Leslie Wilkins, a member of the Economic Development Alliance of Hawaiʻi board of directors, says she hopes the Aloha Connects Innovation program will demonstrate how to help displaced workers transition into careers that aren’t reliant on tourism. She is also looking at how participants can connect to additional training and education.
“We really don’t want this to be a one-off and done, just spending the CARES Act money,” she says. “We want this to be an opportunity for career pathway exploration and change, to be able to transition to other pathways and careers that are not visitor-count dependent.”
“We have 25,000 jobs available in Hawaiʻi right now. We have (around) 80,000 unemployed, so we know there’s a gap. So we know this is a valuable time to go get that training.” — Keala Peters, VP of education & workforce development, Chamber of Commerce Hawaiʻi
As the pandemic drags on, many furloughed residents are learning their old jobs are gone for good, and Paul Brewbaker, principal of TZ Economics, says he fears large numbers of local residents will simply give up on finding work.
He says with 80,000 people out of work, Hawaiʻi needs to ramp up its efforts to help residents learn new skills. He agrees with the direction the reskilling programs are headed, but they need “to go way bigger. That’s what I would say. That’s exactly the right focus, it’s just got to be epic.”
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Wilkins, who is also the president and CEO of the Maui Economic Development Board and chair of the state Workforce Development Council, points to a renewed urgency and understanding that the state’s educational and workforce development systems and employers must work together to build a highly qualified, trained resident workforce.
“We must leverage each other’s resources,” she says. “They cannot be siloed and they cannot run as independent systems.
Peters agrees, and points to one starting point for further collaboration: the chamber’s recent identification of 142 credentials that are highly valued by local industries. Acquiring one or more of these credentials, she says, will allow residents to pursue or advance in occupations that are in demand and that pay a living wage.
Part of the process of identifying the credentials included focus groups and surveys of employers across the state. Secondary and postsecondary partners can now use this information to shape their curricula.
These efforts combined with temporary employment and on-the-job training programs “should result in a workforce that is trained and ready,” she says. “That’s not going to happen overnight, but it’s a progression and it’s all in sync with each other.”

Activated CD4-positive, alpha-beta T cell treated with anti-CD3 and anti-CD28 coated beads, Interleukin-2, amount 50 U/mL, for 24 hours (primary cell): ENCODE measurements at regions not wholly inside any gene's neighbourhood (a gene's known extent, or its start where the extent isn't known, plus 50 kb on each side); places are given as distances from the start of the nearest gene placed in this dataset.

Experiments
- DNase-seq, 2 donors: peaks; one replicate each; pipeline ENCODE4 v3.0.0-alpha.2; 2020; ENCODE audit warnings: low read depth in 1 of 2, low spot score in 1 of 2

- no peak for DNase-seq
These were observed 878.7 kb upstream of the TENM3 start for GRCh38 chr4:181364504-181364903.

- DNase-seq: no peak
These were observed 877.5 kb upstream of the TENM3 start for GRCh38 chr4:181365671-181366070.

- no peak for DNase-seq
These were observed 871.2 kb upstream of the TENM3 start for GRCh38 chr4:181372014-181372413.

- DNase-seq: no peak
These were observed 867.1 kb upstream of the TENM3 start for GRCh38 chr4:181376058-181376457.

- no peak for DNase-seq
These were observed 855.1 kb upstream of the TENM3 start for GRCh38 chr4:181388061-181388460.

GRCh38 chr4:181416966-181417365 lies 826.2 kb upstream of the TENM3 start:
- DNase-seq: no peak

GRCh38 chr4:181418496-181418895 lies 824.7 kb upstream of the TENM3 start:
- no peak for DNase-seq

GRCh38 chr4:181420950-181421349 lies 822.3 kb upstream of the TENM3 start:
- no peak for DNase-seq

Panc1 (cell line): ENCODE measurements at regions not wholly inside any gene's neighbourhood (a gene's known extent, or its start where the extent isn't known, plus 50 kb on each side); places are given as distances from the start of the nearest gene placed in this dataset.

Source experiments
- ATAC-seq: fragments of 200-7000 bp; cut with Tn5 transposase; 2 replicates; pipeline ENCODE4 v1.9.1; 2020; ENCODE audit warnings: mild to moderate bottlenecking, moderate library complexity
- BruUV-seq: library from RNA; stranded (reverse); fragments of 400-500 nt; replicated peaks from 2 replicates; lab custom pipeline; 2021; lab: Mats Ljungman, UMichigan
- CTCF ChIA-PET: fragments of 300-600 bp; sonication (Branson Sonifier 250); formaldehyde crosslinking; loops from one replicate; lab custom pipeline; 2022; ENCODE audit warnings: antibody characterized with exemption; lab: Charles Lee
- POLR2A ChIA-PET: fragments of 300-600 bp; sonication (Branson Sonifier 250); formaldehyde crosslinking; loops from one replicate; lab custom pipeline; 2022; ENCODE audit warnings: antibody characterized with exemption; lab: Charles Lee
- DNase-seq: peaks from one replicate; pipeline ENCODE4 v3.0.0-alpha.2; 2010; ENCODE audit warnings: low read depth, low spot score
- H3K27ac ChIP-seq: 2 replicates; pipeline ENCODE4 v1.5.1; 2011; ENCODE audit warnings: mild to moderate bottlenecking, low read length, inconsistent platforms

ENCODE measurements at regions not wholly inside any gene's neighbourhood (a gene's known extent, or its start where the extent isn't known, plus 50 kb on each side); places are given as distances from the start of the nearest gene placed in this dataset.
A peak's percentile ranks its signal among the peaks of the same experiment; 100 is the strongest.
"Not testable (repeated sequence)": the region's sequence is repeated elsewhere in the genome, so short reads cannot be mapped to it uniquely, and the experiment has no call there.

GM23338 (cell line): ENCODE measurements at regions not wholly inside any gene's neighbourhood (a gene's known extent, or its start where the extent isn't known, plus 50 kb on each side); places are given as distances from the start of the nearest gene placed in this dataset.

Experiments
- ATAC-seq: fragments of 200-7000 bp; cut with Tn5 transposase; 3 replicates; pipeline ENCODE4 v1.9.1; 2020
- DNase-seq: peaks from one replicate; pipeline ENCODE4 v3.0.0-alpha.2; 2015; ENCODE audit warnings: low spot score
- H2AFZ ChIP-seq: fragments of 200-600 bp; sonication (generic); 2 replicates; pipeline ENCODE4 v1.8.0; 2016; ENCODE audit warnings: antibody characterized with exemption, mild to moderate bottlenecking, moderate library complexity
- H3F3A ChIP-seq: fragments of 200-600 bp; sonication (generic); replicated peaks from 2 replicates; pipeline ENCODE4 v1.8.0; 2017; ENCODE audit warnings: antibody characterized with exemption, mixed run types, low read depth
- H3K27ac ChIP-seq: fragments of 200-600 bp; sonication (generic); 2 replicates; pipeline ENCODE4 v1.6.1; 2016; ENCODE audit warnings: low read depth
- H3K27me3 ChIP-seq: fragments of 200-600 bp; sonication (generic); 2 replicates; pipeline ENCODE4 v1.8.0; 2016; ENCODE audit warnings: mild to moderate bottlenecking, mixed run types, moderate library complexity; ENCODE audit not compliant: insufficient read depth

“This type of systemic change isn’t going to happen unless there are leaders and organizations across multiple sectors focused on the same goal, using the same data and taking collective action.” — Micah Kāne, President & CEO, Hawaiʻi Community Foundation
Hawaiʻi was one of eight states to receive an award from the U.S. Department of Education’s Reimagine Workforce Preparation Grant Program. UH received $13.37 million over three years and will work with partners like the state Workforce Development Council, Chaminade University and others to implement parts of the Talent Roadmap, Chun says.
The focus is on helping displaced workers by creating short-term paths, called Hana Career Pathways for occupations in health care, technology and the skilled trades. The name “Hana” comes from the Hawaiian word for “work” and refers to individuals not just having a job but also contributing to their communities, Chun says. The career paths would start with short-term training that could lead to credentials, apprenticeships, degree programs or employment. The idea is that the pathways would allow workers to gain more education and skills and advance in their careers, she says.
Kāne says the coronavirus has helped different sectors hyper focus on diversification. The next steps, he says, are to formalize the roadmap and build closer relationships among the education, government, private, philanthropic and nonprofit communities.
“It cannot be done by any one stakeholder in our community,” he says. “This type of systemic change isn’t going to happen unless there are leaders and organizations across multiple sectors focused on the same goal, using the same data and taking collective action. It’s just not going to happen without it.”